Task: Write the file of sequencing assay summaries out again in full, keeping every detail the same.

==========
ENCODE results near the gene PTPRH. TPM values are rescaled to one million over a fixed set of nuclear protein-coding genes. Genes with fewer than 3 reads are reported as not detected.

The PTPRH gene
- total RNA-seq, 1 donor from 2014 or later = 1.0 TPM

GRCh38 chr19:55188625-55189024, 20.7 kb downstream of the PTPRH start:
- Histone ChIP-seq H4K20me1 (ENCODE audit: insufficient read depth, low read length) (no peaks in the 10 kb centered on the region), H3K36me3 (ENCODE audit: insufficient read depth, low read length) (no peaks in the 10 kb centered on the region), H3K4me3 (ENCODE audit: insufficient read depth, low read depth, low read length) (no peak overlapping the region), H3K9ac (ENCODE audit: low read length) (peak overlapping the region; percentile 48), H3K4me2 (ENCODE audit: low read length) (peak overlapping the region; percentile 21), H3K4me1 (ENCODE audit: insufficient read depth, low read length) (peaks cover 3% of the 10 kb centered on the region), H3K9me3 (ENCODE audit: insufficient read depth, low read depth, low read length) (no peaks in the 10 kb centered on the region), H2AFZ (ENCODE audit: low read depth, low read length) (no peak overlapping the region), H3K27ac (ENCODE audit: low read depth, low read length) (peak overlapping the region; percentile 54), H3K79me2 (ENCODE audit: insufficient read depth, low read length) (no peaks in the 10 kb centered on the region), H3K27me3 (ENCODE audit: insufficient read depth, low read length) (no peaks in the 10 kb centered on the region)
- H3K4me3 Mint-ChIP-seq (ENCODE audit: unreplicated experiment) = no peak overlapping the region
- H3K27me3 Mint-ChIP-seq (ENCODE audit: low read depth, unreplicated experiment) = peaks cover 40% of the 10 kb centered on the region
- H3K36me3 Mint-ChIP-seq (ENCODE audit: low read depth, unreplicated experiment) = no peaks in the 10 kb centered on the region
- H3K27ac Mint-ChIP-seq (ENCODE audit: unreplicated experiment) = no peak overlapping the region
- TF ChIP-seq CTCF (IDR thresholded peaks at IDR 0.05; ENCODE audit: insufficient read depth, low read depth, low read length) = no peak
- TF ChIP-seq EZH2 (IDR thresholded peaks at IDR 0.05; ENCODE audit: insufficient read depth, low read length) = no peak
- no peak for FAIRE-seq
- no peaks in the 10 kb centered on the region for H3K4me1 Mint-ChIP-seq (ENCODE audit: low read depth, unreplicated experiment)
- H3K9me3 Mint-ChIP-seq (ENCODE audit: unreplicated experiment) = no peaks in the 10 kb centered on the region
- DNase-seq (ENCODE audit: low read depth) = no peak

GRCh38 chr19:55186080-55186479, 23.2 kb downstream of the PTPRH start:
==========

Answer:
ENCODE results near the gene PTPRH. TPM values are rescaled to one million over a fixed set of nuclear protein-coding genes. Genes with fewer than 3 reads are reported as not detected.

The PTPRH gene
- total RNA-seq, 1 donor from 2014 or later = 1.0 TPM

GRCh38 chr19:55188625-55189024, 20.7 kb downstream of the PTPRH start:
- Histone ChIP-seq H4K20me1 (ENCODE audit: insufficient read depth, low read length) (no peaks in the 10 kb centered on the region), H3K36me3 (ENCODE audit: insufficient read depth, low read length) (no peaks in the 10 kb centered on the region), H3K4me3 (ENCODE audit: insufficient read depth, low read depth, low read length) (no peak overlapping the region), H3K9ac (ENCODE audit: low read length) (peak overlapping the region; percentile 48), H3K4me2 (ENCODE audit: low read length) (peak overlapping the region; percentile 21), H3K4me1 (ENCODE audit: insufficient read depth, low read length) (peaks cover 3% of the 10 kb centered on the region), H3K9me3 (ENCODE audit: insufficient read depth, low read depth, low read length) (no peaks in the 10 kb centered on the region), H2AFZ (ENCODE audit: low read depth, low read length) (no peak overlapping the region), H3K27ac (ENCODE audit: low read depth, low read length) (peak overlapping the region; percentile 54), H3K79me2 (ENCODE audit: insufficient read depth, low read length) (no peaks in the 10 kb centered on the region), H3K27me3 (ENCODE audit: insufficient read depth, low read length) (no peaks in the 10 kb centered on the region)
- H3K4me3 Mint-ChIP-seq (ENCODE audit: unreplicated experiment) = no peak overlapping the region
- H3K27me3 Mint-ChIP-seq (ENCODE audit: low read depth, unreplicated experiment) = peaks cover 40% of the 10 kb centered on the region
- H3K36me3 Mint-ChIP-seq (ENCODE audit: low read depth, unreplicated experiment) = no peaks in the 10 kb centered on the region
- H3K27ac Mint-ChIP-seq (ENCODE audit: unreplicated experiment) = no peak overlapping the region
- TF ChIP-seq CTCF (IDR thresholded peaks at IDR 0.05; ENCODE audit: insufficient read depth, low read depth, low read length) = no peak
- TF ChIP-seq EZH2 (IDR thresholded peaks at IDR 0.05; ENCODE audit: insufficient read depth, low read length) = no peak
- no peak for FAIRE-seq
- no peaks in the 10 kb centered on the region for H3K4me1 Mint-ChIP-seq (ENCODE audit: low read depth, unreplicated experiment)
- H3K9me3 Mint-ChIP-seq (ENCODE audit: unreplicated experiment) = no peaks in the 10 kb centered on the region
- DNase-seq (ENCODE audit: low read depth) = no peak

GRCh38 chr19:55186080-55186479, 23.2 kb downstream of the PTPRH start: